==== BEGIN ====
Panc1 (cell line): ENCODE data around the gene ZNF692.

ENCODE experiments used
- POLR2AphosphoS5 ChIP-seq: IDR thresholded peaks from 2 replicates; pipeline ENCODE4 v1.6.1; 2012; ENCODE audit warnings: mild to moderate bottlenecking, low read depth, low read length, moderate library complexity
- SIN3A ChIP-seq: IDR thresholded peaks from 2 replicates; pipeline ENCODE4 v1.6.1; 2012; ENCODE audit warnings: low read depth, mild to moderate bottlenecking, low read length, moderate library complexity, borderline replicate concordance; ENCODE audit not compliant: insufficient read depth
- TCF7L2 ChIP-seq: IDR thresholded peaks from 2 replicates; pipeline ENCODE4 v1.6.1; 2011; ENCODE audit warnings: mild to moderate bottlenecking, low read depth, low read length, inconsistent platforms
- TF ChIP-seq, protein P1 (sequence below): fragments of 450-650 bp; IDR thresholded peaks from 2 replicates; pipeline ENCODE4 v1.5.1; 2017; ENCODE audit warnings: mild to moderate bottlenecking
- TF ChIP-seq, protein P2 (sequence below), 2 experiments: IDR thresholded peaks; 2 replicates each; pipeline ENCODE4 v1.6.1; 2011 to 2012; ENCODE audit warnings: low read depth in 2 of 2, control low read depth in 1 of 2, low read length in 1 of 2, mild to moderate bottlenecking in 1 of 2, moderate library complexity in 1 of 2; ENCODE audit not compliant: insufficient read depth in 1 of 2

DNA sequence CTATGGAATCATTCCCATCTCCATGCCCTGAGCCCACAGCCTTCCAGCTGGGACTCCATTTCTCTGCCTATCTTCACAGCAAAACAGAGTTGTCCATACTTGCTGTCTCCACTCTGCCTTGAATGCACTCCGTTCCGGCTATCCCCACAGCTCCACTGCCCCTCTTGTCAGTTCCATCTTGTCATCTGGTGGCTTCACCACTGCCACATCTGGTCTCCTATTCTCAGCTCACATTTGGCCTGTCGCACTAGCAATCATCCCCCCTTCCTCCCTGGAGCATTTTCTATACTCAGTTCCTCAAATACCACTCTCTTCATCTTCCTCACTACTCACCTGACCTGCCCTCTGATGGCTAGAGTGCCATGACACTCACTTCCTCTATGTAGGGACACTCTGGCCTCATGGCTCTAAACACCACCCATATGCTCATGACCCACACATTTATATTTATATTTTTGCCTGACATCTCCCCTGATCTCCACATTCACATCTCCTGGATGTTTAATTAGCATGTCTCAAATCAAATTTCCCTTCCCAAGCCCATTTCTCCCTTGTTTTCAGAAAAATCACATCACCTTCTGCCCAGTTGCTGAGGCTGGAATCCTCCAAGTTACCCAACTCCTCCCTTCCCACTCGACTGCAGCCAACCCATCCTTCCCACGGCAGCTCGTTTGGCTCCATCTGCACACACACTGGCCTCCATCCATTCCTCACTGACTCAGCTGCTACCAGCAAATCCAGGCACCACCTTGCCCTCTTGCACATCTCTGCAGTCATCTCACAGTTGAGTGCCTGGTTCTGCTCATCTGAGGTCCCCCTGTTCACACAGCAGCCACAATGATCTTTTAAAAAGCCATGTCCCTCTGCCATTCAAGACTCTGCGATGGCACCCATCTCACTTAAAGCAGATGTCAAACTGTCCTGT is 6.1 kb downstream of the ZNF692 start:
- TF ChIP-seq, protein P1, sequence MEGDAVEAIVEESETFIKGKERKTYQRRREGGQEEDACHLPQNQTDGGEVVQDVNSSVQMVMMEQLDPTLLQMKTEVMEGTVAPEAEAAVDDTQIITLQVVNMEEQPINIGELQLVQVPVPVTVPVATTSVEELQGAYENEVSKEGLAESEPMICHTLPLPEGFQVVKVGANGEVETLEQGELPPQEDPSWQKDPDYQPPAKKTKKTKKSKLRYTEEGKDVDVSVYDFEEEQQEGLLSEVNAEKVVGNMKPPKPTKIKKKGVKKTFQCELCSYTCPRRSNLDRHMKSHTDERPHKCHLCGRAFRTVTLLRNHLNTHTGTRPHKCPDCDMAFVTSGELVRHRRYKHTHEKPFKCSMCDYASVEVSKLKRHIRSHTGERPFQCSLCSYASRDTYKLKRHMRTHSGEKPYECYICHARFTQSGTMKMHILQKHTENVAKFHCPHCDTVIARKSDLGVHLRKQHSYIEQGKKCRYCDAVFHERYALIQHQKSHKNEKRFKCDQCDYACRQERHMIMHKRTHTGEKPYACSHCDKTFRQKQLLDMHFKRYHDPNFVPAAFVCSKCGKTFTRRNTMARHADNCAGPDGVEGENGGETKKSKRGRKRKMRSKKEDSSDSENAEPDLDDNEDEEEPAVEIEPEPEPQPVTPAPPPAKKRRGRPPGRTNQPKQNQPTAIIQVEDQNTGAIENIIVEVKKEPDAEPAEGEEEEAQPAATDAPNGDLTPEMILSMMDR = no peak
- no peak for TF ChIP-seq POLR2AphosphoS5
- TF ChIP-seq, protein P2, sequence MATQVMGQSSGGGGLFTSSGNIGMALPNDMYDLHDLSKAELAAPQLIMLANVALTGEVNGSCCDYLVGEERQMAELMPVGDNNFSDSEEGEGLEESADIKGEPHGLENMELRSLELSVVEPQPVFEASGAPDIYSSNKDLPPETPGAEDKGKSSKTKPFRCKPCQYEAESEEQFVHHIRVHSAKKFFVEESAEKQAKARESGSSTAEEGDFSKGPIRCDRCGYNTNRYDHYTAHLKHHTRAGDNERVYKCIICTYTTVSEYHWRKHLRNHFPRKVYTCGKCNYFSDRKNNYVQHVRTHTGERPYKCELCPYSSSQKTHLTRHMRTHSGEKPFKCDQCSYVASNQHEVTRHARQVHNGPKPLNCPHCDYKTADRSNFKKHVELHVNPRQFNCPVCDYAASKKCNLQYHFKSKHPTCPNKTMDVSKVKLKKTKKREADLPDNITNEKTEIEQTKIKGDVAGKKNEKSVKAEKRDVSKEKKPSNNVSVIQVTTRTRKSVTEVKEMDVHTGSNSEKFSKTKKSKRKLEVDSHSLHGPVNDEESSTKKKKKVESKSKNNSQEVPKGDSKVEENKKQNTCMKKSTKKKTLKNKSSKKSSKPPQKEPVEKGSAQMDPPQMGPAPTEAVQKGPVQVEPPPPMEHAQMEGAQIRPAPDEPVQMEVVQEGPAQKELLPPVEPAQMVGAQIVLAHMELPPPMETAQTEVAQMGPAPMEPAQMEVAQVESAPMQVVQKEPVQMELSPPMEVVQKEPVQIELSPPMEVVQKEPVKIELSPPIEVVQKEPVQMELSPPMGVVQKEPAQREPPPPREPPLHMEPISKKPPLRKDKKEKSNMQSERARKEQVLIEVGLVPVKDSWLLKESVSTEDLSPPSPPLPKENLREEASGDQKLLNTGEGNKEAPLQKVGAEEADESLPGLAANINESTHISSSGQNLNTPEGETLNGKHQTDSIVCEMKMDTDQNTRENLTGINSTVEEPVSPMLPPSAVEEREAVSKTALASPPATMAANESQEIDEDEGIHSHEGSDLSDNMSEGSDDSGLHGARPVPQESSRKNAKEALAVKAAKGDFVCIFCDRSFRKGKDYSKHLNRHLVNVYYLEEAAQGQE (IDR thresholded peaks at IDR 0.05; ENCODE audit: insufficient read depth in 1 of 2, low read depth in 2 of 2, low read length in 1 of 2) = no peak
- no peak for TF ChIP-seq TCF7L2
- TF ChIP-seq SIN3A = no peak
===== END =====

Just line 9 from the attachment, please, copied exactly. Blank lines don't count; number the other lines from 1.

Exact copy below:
- TF ChIP-seq, protein P1, sequence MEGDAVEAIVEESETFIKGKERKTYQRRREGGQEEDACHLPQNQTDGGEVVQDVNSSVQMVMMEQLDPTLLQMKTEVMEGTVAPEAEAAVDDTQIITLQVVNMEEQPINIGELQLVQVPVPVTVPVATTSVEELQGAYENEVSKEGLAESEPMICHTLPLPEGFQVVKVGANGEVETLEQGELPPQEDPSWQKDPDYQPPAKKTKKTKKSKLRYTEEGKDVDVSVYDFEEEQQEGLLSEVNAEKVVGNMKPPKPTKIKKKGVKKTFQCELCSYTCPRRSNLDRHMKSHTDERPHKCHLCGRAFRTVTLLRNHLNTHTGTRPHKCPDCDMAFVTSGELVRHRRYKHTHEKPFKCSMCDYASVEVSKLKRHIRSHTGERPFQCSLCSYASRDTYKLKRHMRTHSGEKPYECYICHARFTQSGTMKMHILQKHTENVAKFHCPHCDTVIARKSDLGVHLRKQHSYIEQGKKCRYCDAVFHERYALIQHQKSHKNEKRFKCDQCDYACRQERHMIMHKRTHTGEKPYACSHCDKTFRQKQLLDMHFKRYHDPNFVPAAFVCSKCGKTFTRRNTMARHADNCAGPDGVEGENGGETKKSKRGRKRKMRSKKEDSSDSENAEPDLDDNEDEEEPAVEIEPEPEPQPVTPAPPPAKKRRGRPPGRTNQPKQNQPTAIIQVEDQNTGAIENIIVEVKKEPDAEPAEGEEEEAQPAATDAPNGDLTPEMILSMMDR = no peak